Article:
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was handled somewhere it wasn't. But it almost became violent at the school, the people in the community. So it was pretty rough time however we came through it without anybody getting hurt, of which I'm glad.
Now what about the club activities in the 1960s after Mr. Lacy was kept running unopposed. What did y'all focus on at that point?
Not going back to, after Mr. Lacy was eliminated. The law was passed to eliminate him running for judge—
Do you remember about what time that was?
No. I guess, Mr. [unclear] I think it was four terms. I think Uncle Early served two and Mr. Lacy two. We still stayed together as a club, but we were never as close knit as a group as we were to begin with. However, this club was founded. It doesn't exist now, and it was determined at the time when we were building it—Mr. Mack Locklear let us have the land to put it on. His land adjoined the schools. His land adjoined the schools, and he let us have the land to put it on with the provision that if we ever ceased as a club, that it would go back to his family. It never has, I really don't know just how it stands at this time except that it has been used, it was used for years by—I don't know what to say about this—as a kind of nursery thing for the young people and I believe right now there's, I believe the sheriff's department has it as what would you call that.
A substation.
As a substation, yeah. I don't know just how what the status, its status right at this time. I don't know.

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Talk then, you had started to talk about some of the breakdown that happened around when the county wanted to integrate the schools.
When the integration came, like I said I took the job of driving the bus for Mr. Danford, and there were some incidents where it could have become violent on the bus. But however, it didn't. I'm not giving myself credit for it. It just worked out that it didn't become violent. However, I think maybe why I decided I didn't want to continue driving the bus was one morning I drove in and unloaded, and there was a group of parents. They were all Indian parents at the school. The parents and Mr. Danford got into a confusion. It almost turned violent it looked like, but it didn't. Mr. Danford resigned. He took this, he used this as an excuse to resign, and he had done such a wonderful job as principal. But anyway, he resigned, and Mr. James Arthur Jones who was assistant principal at that time, he became our principal, and he stayed for years. I don't remember just how many. But anyway, I want to say right here that the progress that has come about at Prospect is due largely to those two men, Mr. Danford and Mr. James Arthur.
What were those Indian parents so upset about?
Well, I don't know. It was just, they didn't want the colored in the school. I don't believe I brought a single white student to Prospect. I believe it was, they might have been some that came here, but they didn't come on the bus that I was. But I didn't bring any white students. It was Indian and colored, and I think that was the problem. I'd have to say that the Indians were just upset about integration.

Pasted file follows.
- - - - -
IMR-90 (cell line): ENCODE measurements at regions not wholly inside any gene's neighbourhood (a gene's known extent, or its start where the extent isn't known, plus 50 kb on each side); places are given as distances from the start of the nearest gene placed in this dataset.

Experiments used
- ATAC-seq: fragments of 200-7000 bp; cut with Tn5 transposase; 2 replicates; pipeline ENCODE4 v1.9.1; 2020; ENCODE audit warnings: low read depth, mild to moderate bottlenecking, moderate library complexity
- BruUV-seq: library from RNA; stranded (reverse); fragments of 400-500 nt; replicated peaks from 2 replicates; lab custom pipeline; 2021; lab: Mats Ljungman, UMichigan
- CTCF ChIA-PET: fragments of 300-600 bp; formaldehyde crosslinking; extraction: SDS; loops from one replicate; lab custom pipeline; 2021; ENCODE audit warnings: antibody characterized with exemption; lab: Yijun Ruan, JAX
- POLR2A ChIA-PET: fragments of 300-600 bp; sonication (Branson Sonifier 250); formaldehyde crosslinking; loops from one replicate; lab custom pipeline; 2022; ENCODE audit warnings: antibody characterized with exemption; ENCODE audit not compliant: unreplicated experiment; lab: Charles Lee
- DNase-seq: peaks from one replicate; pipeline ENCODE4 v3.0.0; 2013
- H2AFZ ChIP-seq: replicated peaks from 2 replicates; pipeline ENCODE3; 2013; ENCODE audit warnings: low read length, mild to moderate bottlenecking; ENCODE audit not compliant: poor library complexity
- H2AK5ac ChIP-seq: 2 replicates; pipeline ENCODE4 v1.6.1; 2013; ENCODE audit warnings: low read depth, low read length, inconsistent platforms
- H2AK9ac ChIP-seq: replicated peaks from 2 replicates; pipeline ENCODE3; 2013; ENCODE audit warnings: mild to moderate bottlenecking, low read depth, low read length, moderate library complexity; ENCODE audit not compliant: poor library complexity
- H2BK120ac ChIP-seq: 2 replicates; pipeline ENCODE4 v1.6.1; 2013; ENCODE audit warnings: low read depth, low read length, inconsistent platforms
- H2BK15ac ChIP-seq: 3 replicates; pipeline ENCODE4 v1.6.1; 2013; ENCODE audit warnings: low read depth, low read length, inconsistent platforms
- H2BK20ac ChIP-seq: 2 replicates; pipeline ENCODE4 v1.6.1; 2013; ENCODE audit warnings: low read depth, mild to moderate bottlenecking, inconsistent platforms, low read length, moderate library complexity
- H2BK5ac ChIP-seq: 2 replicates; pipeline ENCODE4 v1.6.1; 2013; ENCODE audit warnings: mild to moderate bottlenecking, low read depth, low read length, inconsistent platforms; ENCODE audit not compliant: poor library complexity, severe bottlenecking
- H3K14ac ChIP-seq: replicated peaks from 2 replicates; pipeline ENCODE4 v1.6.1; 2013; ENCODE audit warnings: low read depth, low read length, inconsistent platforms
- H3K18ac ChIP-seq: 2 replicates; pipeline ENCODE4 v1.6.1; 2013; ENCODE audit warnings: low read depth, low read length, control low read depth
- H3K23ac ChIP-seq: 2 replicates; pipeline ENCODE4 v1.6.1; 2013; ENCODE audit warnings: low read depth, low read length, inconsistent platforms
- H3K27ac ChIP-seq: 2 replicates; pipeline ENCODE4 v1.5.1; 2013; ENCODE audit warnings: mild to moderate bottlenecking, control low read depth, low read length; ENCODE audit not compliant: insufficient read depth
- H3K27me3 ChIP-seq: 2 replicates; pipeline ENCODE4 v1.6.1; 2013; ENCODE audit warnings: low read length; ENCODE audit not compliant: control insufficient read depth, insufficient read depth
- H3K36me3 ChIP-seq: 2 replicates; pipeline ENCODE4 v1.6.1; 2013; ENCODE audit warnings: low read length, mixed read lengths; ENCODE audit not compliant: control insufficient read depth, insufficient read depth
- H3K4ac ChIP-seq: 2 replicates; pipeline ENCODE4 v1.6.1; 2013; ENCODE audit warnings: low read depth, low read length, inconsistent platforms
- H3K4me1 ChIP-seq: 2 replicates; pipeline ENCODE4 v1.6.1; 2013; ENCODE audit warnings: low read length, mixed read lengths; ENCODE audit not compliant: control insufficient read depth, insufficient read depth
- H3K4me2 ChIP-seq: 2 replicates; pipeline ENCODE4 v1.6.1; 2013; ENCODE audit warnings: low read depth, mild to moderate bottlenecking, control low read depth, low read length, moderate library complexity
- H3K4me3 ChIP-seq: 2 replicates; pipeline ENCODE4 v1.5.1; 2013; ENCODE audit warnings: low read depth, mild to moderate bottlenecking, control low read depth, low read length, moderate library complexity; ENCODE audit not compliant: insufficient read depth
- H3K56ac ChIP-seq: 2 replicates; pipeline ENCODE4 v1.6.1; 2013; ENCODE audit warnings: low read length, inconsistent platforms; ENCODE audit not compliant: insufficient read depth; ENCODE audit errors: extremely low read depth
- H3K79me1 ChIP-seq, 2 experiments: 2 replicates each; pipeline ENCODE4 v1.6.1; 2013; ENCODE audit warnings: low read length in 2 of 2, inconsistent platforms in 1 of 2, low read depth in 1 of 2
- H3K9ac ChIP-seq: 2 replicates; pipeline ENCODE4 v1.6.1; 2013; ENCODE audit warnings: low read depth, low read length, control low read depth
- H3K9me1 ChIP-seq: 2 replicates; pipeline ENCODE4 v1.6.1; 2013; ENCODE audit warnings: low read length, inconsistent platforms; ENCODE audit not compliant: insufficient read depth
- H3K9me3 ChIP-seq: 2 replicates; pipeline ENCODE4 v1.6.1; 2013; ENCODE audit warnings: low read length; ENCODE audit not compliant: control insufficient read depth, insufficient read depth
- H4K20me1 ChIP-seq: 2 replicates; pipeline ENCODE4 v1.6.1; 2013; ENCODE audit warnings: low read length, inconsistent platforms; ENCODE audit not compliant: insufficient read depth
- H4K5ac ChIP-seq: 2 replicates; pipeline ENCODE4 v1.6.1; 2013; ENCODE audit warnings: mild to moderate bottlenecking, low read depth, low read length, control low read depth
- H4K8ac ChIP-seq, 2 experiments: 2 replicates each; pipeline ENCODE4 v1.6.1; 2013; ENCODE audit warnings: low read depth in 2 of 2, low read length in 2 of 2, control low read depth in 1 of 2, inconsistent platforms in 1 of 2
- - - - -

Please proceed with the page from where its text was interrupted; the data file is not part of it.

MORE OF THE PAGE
So they wanted to stop black students from coming to the school.

Page 5
They didn't want the black students to come here. There's always been, there was a fear for a long time that the Prospect and Maxton was going to be consolidated. I don't know. I haven't heard it talked recently, but for a long time it was talked that Maxton and Prospect would be consolidated. I'm proud that they haven't because prior to integration Maxton was one of the towns that had its own school, its city schools like Lumberton, Red Springs and so forth. I was sorry to see Prospect, Maxton and Pembroke consolidated together, the high school. I think it took something from each community, especially Prospect.
Describe what you think it, what do you think it took away?
Well, what did it take away? I just feel like that anybody performs better at home than they will away from home. As a result there's a list of students that have gone on beyond the college level and become doctors, lawyers and what not from Prospect. Since that time, since consolidation of Prospect, Pembroke and Maxton came about, we've had one to go beyond the college level, and he became a dentist from Prospect. Prior to that there was just, they're listed, but I don't have it right before me right at this time.
But you think there were more Indians from Prospect who achieved more things.
During this period of time I do. However, we've had people outside of Prospect that have become famous. Some of them, Dr. Brooks and his brothers and others. But I think it took something about I really just can't say what, but I think it weakened each school when they consolidated.
(tape cuts off) Prospect.

Page 6
There may be, but right now I just, I can't think of just what we are. It may be that I think of something later that I could talk about, but right as of now I just can't think of it.
Yeah. Well, we can—